The #heartbleed scare: the quest of changing passwords

There is one somewhat positive outcome from the ongoing #heartbleed scare: the password security issue is back in focus. How big is the ‘adventure’ of changing all passwords going to be?

The #heartbleed bug scare has one positive outcome: it has created a necessity for a global password change – everywhere, right now. Passwords these day are the primary security tool used in IT, but they have their weaknesses… Or rather it’s the way people handle them that is the weakest point: short, easy-to-guess, used multiple times – is a ‘popular’ problem.  According to a survey by Kaspersky Lab and B2B International, approximately 39% of users around the world prefer to use one or a few passwords for a whole range of resources. Also, 63% of respondents in the same survey admitted that their passwords are generally easy to guess.

The bug, which looks like one of the largest security sinkholes ever, scares security experts and well-informed users alike. So it’s time to do something. Actually, we are most likely going to have some laborious, lengthy and, at times, less-than-pleasant adventures ahead. This is especially true for small businesses, given that there are often no dedicated admins and people have to take care of their own passwords and overall security.

Well, the first thing that we should do is identify what really affects our data security. For small businesses the correct answer is short: everything. Everything, because people mostly use their own laptops and mobile devices for both work and personal needs, so unless there is a security solution in place that isolates personal data from working files, any visit to a malware-infested website may, in theory, result in the compromise of your operations. The safest bet is to presume that all of the services on the Web that you use may be compromised – for whatever reason.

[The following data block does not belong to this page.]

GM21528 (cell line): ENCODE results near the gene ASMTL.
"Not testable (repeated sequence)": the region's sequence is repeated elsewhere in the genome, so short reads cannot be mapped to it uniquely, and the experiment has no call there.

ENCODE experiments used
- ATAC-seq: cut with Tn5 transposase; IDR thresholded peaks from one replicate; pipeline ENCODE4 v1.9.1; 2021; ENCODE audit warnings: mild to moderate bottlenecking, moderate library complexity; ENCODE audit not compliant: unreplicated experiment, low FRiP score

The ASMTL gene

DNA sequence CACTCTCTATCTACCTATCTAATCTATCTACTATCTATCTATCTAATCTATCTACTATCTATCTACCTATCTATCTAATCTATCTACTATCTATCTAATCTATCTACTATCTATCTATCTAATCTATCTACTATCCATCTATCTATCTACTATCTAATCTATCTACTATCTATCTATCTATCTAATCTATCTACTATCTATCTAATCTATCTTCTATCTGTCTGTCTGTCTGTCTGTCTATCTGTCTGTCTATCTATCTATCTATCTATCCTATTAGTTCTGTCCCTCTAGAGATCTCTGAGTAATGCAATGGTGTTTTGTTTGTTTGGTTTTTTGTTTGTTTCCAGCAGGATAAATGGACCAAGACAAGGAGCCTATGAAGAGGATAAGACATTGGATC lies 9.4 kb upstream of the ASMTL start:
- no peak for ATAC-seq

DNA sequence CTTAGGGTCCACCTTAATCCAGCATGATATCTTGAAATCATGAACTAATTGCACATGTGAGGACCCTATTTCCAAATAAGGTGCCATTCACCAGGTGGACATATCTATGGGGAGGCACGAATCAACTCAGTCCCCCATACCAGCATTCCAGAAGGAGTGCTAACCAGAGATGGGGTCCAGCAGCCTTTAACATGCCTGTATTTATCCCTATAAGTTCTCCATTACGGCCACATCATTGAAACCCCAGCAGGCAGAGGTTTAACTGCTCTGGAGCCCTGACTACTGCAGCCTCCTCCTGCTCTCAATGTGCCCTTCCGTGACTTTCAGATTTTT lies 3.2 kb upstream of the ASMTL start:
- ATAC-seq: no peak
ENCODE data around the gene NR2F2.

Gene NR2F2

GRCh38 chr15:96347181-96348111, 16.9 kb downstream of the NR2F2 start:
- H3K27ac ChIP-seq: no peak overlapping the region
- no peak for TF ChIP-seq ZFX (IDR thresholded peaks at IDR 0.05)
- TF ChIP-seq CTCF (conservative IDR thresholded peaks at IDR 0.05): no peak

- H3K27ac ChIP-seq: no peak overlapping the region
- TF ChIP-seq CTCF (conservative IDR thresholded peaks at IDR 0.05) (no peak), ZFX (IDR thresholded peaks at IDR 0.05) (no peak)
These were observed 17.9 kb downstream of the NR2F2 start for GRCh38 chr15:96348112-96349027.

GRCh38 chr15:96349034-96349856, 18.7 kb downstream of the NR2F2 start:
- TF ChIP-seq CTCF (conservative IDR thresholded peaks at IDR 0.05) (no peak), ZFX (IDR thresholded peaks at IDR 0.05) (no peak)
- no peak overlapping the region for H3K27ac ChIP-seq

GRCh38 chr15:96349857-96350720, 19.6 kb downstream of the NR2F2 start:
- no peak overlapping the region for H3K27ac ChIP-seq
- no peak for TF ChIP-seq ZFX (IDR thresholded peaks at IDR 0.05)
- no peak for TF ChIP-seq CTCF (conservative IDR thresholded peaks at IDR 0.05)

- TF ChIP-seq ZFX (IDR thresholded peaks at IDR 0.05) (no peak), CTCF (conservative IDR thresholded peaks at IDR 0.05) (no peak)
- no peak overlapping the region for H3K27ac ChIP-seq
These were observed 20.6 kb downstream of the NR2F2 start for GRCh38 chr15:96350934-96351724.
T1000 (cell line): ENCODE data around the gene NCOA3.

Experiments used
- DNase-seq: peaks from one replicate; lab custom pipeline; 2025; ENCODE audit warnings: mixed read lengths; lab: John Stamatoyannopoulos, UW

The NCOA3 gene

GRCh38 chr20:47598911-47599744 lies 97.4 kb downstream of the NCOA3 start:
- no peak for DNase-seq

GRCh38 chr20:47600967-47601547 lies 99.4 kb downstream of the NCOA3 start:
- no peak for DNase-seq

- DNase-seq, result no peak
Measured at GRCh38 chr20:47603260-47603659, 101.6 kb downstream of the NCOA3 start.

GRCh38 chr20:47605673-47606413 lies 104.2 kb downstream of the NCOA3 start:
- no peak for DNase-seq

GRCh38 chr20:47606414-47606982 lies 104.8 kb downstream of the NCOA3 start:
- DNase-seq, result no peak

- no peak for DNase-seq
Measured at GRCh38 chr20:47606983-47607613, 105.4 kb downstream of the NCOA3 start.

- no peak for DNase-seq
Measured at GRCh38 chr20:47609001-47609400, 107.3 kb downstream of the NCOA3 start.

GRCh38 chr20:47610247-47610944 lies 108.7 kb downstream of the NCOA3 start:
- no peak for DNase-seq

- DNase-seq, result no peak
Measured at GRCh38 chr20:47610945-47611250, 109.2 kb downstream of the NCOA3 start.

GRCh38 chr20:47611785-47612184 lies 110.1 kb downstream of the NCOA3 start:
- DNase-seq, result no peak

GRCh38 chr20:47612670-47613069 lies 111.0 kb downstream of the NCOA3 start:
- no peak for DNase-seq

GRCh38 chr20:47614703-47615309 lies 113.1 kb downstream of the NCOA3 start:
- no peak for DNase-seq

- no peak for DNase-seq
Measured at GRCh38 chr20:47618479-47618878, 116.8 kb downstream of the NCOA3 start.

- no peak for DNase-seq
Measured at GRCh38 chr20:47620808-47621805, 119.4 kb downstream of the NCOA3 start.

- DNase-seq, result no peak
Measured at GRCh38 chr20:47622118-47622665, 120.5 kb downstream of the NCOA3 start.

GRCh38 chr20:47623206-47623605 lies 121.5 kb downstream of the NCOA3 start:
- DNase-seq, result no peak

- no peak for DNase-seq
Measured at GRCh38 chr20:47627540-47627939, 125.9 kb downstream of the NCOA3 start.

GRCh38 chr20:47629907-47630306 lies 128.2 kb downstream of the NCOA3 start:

So for starters, we change passwords to our e-mail. Both working and personal, especially if they are used for password recovery (possibly even mutual).

But then we are going to have a clear ‘butterfly effect’: after a primary work e-mail password is changed, many more should be replaced too: there are collaborative software and services such as Microsoft Exchange or Google Drive, which are accessed via e-mail and Google accounts. Also there are Apple accounts that connect all of a user’s Mac OS X and iOS-based devices.

Then there are social networking sites with both personal and corporate accounts. Almost every business today uses them to get in touch with their customers. Apparently cybercriminals also use these sites to get closer to you, your money and data.

All modern browsers have an option of storing your passwords and filling them in for you automatically. Let’s think about how many websites we frequent… it’s most likely quite a few. How many similar (not the same, but still similar) passwords are used for them? If they are used for both public Web resources and personal e-mail, it’s up to the crooks’ guesswork to find their way into your primary business e-mail and then into your company’s other resources. And, you see, they are often very good guessers. Experienced ones.

By the way, Kaspersky Lab has an online tool to test passwords’ strength.

As a matter of fact things actually are much easier with solutions like Kaspersky Small Office Security, which is equipped with an advanced Password Manager. It allows you to generate unique and unguessable passwords for a whole range of resources you frequent, stores them in an encrypted form and provides you with a single Master Password – the only one to remember. You can find more about it here.